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Where the HELL is my ROBOT BUTLER?

Forget big-spending globo biz: it's about the consumer... and he's desperate for a nap

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Sysadmin blog For decades the development of the computer has been driven by businesses. Businesses bought mainframes, PCs and servers. They bought in such quantity that the consumer was, for most technology companies, a mere afterthought. Today, consumer purchases of endpoints outstrip business purchases by a wide margin.

None of this is news to regular El Reg readers. Outside of servers, the return on investment for beefy chips is only there for edge cases today.

The future is going to move rapidly towards VDI. The technology to do this and do it well exists. Microsoft's irrational licensing is the only thing holding back the tide. When someone knocks some sense into them – and it's a when, not an if – traditional PCs are done. Over. Finished. Kaput.

There will be true workstations - think Mac Pro - and there will be anaemic fondletat. Nothing in between. This is because you'll be able to take your personal mobile and pull your work desktop down to it, connecting up an external keyboard/mouse/monitor to get the real day's work done.

What's more, the churn in the mobile market is almost over. The explosion of diversity has occurred. The collapse down to a small oligopoly occurred. The market is almost fully mature. If not this year, than in the next we will see the end of growth in Western markets. Growth in developing markets will be restricted to devices that have almost no margin.

Servers aren't doing much better. The Open Compute Project is the writing on the wall for server vendors. Their margins are evaporating, and quickly at that.

The margin is draining out of networking, too. Open Daylight will do for that market in short order, no matter how fiercely Cisco fights. Server SANs and host-based flash caching spell the end for the big storage players; expect an "open VSAN" movement to pop up and obliterate margins there within the next decade.

Back to the beginning

Computers were created to make our lives easier. At first, computers were to remove the tedium of various math problems. Eventually computers were used to remove tedium from things ranging from accounting to communications. Computers are more reliable than people at repetitive tasks and so continual upgrades were worth it for a while, until this value was fully realised.

Technology reflects our lives, and our lives reflect technology. The evolution of tools follows the needs that drive their invention while those same tools presage the changes in our society yet to come. Technology magazines are filled with talk of "the end of the PC" or "the end of $_technology_company". The truth of the change about it is so much larger than that.

Bleeding edge technology is the province of governments and large corporations. It costs a lot of money to buy the latest and greatest. Think about a 1950s computer big enough to fill a strip mall or a 500 terawatt laser system capable of sparking fusion in a ball of plasma some 17,000 times as hot as the surface of our Sun.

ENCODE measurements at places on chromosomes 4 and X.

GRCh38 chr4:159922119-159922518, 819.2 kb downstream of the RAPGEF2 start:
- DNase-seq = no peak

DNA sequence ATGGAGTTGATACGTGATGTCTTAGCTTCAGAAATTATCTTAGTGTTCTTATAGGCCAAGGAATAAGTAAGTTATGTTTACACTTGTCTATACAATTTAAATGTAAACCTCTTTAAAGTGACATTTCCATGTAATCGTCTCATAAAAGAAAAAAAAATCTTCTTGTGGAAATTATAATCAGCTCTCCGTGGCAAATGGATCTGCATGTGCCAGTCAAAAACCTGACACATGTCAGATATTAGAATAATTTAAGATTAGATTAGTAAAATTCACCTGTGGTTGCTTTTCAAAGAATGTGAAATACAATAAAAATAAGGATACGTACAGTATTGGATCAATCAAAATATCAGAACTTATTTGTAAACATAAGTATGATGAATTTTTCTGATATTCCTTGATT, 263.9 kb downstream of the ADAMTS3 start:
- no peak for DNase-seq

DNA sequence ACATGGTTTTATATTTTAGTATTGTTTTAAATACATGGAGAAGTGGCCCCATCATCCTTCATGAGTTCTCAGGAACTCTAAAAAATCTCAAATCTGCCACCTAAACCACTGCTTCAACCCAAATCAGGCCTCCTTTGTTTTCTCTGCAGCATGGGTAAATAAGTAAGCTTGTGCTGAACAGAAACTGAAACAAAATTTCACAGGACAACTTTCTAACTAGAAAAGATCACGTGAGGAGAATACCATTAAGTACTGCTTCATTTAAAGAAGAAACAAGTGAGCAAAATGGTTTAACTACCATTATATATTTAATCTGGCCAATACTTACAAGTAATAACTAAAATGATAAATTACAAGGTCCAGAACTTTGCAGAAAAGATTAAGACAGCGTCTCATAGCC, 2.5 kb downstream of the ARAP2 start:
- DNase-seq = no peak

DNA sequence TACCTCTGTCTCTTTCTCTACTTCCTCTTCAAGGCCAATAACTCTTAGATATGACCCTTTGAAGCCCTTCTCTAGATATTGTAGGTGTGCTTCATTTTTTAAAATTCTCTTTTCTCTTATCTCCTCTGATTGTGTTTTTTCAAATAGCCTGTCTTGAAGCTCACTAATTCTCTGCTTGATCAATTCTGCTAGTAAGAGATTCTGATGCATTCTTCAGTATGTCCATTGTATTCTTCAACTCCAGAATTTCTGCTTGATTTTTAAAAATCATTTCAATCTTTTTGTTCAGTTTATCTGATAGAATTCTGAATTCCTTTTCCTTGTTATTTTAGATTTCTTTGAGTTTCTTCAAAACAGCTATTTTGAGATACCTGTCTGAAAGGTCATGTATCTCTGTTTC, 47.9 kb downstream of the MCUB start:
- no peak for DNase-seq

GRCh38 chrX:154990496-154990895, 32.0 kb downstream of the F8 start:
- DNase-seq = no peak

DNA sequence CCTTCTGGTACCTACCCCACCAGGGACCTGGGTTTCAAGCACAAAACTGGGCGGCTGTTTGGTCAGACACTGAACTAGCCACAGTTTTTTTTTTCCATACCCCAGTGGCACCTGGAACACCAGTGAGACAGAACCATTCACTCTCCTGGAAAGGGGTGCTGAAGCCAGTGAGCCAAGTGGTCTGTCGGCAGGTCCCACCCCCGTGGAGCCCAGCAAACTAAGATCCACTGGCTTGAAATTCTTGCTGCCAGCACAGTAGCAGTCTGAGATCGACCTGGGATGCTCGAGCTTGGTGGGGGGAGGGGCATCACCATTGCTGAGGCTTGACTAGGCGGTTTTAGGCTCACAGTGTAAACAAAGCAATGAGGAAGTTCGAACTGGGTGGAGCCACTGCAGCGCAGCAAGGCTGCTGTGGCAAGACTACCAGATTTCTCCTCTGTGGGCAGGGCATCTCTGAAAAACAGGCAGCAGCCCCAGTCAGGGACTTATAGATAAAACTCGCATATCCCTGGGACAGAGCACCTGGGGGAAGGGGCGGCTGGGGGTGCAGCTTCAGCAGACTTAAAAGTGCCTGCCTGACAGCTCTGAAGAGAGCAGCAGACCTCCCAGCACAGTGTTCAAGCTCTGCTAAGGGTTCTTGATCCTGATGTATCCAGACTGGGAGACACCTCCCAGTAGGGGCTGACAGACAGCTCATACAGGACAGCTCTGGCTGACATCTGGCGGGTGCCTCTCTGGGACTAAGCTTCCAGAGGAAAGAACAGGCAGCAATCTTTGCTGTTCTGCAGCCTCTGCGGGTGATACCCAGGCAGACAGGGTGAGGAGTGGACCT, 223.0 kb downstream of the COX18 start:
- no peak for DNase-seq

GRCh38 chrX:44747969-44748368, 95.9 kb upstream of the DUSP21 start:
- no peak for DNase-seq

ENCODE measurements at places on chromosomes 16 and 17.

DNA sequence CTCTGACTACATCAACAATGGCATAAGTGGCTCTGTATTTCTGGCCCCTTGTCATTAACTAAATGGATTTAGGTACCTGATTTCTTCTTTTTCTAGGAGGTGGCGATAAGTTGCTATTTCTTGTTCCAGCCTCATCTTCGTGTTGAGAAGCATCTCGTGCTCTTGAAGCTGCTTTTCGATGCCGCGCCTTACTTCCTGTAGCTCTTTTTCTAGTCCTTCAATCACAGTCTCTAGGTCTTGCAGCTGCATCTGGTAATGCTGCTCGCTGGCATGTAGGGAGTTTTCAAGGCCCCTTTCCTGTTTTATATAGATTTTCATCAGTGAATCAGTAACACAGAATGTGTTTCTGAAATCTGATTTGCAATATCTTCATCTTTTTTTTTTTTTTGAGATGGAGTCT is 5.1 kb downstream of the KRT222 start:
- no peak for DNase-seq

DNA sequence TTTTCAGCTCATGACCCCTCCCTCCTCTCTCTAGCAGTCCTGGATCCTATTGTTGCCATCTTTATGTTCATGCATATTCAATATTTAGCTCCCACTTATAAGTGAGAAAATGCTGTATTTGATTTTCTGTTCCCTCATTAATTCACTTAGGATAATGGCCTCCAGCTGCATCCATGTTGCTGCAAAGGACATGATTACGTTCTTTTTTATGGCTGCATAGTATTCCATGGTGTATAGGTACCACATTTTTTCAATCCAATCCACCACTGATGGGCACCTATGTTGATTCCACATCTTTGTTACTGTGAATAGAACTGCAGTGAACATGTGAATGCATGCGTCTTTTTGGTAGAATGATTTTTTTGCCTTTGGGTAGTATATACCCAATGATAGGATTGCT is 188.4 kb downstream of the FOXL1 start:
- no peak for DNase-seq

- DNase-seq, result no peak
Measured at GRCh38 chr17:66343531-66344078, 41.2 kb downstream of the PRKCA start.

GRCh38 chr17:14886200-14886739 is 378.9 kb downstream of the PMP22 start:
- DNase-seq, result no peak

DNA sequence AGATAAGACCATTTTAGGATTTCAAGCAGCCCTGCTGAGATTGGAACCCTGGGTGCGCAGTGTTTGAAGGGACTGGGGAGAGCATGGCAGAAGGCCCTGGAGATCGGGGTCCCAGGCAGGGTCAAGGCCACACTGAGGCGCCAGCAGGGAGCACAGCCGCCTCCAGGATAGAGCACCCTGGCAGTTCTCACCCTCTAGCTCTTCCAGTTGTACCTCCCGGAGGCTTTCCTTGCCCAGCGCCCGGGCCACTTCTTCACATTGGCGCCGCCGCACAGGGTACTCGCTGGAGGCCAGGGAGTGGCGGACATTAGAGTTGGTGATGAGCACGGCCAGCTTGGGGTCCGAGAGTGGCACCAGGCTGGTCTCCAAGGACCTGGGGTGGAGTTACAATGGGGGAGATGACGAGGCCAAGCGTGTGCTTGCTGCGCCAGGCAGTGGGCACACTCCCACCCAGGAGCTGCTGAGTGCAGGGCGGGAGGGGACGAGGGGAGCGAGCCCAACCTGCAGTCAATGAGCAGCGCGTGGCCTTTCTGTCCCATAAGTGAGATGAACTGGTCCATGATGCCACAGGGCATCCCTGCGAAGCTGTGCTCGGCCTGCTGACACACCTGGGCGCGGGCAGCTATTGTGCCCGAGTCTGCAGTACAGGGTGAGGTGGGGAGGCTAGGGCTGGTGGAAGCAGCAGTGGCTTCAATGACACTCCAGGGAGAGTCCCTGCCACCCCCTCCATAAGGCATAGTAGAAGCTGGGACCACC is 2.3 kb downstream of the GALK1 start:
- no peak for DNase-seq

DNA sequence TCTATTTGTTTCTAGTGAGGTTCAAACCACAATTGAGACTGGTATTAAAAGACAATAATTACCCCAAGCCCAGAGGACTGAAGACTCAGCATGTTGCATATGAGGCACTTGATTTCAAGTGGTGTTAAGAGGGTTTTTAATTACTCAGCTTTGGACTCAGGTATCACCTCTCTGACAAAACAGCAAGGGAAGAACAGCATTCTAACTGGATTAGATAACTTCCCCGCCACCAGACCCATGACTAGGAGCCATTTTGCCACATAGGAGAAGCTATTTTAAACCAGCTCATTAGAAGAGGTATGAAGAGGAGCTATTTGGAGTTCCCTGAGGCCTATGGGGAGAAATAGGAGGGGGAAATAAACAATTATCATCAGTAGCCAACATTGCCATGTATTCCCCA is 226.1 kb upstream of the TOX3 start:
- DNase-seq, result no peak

Computers and related technologies have long since left this category. They became mainstream in products for the well-to-do in the '80s and became commodities in the noughties. The timeline and evolution of computing is well known and doesn't need revisiting here, but the concept of this irresistible progress is very important.

Simply getting the cost of machines that could carry a significant fraction of mankind's total knowledge down to a price that working class families could afford has had a dramatic effect on our society. Making that knowledge available from devices not only in our homes, but ultimately carried on our persons every day, has changed the world.

Moore's law and the internet have been the twin muses of the past 50 years, increasing the spread of information, enabling new heights of productivity and even changing how we design our cities and rule our nations.

The value of time

There is a new generation coming to power: one that's fed up with words like "productivity" and "human capital". This generation is deeply unhappy with the hand they've been dealt and the world they've inherited.

These "kids" – and Millennials are not exactly kids any more – care about things like "work/life balance". They don't view computers or the internet as novel. They look to technology to enhance quality of life, not as yet another means to be subservient to the workplace.

You don't do that chained to desk. "Reinventing" the desktop, notebook, smartphone or tablet is a complete waste of a time and a sign that the company in question has completely run out of ideas. If you want the "next big thing", don't look to PCs: look to the robots.

From cars to vacuum cleaners to more intelligent washing machines, connected gadgets will soon be the norm. If there is a defining characteristic of this new generation, it is that they seek to regain their humanity. They use technology to automate the parts of their lives that can be automated so they have more time to explore that humanity.

The technology company that dominates the next decade won't be the company that masters voice input so that you can have yet another means of doing the same tired things with the same tired computers. It will be the company that perfects the driverless car, builds the robot butler or commoditises an all-day telepresence robot.

The next generation Xeon isn't going to change my life, but something that automates away some tedious bit so that I can sleep more will. Sleep as a Service: that's worth money to me. ®

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